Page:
New findings also suggest that patients with stage I adenocarcinoma who receive the oral chemotherapy drug UFT following surgery may live longer than those who are treated with surgery alone.
In a large study of nearly 1,000 patients with adenocarcinoma that had not spread beyond the lung, researchers at the Tokyo Medical University found the five-year survival rate for these patients was 87.9%, compared with 85.4% for patients who received surgery alone.
The benefit of UFT was even greater in patients who had tumors larger than three centimeters that had not spread to the surrounding lymph nodes.
In this group, 84.9% of patients treated with UFT were alive after five years, compared with 73.5% of patients who received surgery alone.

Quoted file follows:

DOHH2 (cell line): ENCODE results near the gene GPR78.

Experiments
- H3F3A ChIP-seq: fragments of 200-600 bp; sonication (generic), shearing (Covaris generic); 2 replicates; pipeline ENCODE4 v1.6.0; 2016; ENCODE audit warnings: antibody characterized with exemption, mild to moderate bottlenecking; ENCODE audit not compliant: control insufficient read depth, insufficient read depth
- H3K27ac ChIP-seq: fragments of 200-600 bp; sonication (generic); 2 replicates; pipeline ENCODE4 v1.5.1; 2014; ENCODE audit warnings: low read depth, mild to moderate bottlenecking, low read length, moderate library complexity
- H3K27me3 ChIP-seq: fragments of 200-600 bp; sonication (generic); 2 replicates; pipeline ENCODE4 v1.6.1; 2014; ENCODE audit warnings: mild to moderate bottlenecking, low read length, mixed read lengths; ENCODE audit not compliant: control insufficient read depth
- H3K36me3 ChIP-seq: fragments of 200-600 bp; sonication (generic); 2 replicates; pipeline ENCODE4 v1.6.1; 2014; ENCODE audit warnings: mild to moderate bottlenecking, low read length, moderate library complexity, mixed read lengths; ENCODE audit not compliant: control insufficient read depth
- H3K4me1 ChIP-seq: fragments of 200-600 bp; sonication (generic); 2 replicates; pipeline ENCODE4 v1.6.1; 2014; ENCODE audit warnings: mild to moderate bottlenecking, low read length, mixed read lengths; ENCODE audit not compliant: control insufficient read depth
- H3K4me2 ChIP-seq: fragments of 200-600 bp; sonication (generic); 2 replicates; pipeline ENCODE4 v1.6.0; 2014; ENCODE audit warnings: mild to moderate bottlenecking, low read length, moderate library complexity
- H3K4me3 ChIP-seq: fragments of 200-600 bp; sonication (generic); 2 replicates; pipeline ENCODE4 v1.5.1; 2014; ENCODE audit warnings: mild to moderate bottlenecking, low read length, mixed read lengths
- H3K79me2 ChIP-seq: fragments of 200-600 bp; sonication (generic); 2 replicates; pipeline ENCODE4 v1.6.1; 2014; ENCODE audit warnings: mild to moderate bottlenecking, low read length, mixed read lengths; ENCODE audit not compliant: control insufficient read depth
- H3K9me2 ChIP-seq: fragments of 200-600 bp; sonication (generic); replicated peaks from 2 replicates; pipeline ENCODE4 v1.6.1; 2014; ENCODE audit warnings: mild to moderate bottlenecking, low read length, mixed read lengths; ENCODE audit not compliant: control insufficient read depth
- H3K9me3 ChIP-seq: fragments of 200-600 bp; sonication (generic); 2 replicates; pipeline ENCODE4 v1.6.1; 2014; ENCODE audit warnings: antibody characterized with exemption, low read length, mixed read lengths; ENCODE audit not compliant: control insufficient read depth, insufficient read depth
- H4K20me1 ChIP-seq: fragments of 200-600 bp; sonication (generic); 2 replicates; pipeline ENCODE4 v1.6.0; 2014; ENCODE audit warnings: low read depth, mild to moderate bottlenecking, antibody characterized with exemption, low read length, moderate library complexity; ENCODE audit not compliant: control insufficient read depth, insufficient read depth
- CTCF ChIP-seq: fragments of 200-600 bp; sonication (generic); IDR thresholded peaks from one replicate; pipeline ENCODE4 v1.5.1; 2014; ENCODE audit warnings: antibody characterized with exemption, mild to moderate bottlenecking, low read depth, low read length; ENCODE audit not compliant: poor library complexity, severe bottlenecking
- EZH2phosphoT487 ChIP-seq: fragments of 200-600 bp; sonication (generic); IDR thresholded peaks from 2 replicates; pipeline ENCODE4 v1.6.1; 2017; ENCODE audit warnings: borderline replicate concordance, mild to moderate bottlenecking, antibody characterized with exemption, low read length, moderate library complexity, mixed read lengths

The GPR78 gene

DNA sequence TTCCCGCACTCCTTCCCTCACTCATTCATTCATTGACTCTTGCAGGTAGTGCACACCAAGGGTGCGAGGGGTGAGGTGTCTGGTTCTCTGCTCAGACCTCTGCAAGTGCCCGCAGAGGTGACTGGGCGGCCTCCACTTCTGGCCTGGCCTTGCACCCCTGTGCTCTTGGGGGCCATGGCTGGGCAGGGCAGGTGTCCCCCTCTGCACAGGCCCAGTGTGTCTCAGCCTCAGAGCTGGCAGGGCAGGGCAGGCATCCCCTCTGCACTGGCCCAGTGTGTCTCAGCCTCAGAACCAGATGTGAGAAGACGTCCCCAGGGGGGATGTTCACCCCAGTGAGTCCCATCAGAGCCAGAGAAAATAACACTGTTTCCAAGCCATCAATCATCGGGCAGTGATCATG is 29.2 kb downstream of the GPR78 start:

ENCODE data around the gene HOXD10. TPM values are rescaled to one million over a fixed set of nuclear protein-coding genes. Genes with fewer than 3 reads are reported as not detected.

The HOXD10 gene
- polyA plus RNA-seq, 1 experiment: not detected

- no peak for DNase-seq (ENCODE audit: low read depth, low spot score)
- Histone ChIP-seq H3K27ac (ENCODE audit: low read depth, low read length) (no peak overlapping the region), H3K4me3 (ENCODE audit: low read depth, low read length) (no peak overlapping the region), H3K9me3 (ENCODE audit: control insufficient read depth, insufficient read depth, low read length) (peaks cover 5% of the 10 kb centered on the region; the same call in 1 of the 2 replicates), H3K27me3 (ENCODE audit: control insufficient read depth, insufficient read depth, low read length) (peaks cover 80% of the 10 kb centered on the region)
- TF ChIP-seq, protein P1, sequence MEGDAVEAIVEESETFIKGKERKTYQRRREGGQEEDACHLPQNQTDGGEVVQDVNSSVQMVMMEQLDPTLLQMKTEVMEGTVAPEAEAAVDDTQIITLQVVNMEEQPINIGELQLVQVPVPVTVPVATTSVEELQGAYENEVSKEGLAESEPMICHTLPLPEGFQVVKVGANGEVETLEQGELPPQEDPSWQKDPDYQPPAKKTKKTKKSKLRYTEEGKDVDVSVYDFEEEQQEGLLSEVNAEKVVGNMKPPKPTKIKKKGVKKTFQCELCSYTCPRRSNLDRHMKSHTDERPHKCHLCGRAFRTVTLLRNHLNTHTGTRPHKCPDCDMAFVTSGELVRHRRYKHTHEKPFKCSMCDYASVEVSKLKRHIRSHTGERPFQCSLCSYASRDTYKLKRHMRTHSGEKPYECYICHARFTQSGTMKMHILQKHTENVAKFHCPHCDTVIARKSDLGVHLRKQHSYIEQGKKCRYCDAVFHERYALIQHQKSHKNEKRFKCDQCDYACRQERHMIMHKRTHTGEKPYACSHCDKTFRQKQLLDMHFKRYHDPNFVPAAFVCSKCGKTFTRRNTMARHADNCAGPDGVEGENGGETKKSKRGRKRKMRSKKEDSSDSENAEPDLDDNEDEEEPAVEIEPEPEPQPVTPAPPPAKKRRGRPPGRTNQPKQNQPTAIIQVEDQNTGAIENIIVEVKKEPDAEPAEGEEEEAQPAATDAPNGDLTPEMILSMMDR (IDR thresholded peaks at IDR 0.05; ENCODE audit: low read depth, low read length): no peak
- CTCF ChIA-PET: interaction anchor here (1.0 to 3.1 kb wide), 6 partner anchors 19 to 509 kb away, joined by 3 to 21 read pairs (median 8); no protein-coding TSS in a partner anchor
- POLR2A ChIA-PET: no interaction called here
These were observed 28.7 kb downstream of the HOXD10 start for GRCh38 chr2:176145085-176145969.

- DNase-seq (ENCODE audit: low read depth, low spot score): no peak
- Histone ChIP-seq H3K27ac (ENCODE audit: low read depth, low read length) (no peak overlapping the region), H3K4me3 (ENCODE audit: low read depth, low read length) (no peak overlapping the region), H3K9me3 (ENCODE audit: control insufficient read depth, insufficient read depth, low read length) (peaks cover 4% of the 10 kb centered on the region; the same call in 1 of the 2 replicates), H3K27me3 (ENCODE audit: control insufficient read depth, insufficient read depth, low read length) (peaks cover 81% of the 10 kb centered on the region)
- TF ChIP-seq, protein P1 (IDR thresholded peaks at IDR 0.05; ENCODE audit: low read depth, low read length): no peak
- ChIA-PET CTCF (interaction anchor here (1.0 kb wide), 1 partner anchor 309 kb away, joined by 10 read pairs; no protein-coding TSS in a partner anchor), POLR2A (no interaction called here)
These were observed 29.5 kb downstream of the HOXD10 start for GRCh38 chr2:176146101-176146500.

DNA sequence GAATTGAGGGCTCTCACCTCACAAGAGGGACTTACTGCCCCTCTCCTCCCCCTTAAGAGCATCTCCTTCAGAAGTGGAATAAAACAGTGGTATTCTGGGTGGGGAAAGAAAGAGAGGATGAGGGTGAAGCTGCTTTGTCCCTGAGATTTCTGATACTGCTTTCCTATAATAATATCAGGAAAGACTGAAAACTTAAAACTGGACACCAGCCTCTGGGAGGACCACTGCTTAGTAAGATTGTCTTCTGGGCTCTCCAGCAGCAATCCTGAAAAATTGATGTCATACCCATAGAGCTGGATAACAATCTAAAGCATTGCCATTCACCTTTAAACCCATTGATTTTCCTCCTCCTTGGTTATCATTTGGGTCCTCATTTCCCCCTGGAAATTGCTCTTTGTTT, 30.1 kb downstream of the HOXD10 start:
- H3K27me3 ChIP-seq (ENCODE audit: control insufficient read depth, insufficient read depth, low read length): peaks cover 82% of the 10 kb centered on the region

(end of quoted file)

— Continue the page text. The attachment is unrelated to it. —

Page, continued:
Fewer than 3% of patients treated with UFT experienced side effects. Those who did reported mild nausea, vomiting, diarrhea, liver dysfunction, and bone marrow dysfunction.
"The fact that long-term oral treatment with UFT after surgery was shown to extend survival and cause minimal side effects is likely to improve the standard of care in patients with stage I lung adenocarcinoma," said study investigator Masahiro Tsuboi, MD.
Presently, surgery alone is the standard treatment for stage I adenocarcinoma. UFT is widely available in Japan, but is not currently available in the United States.
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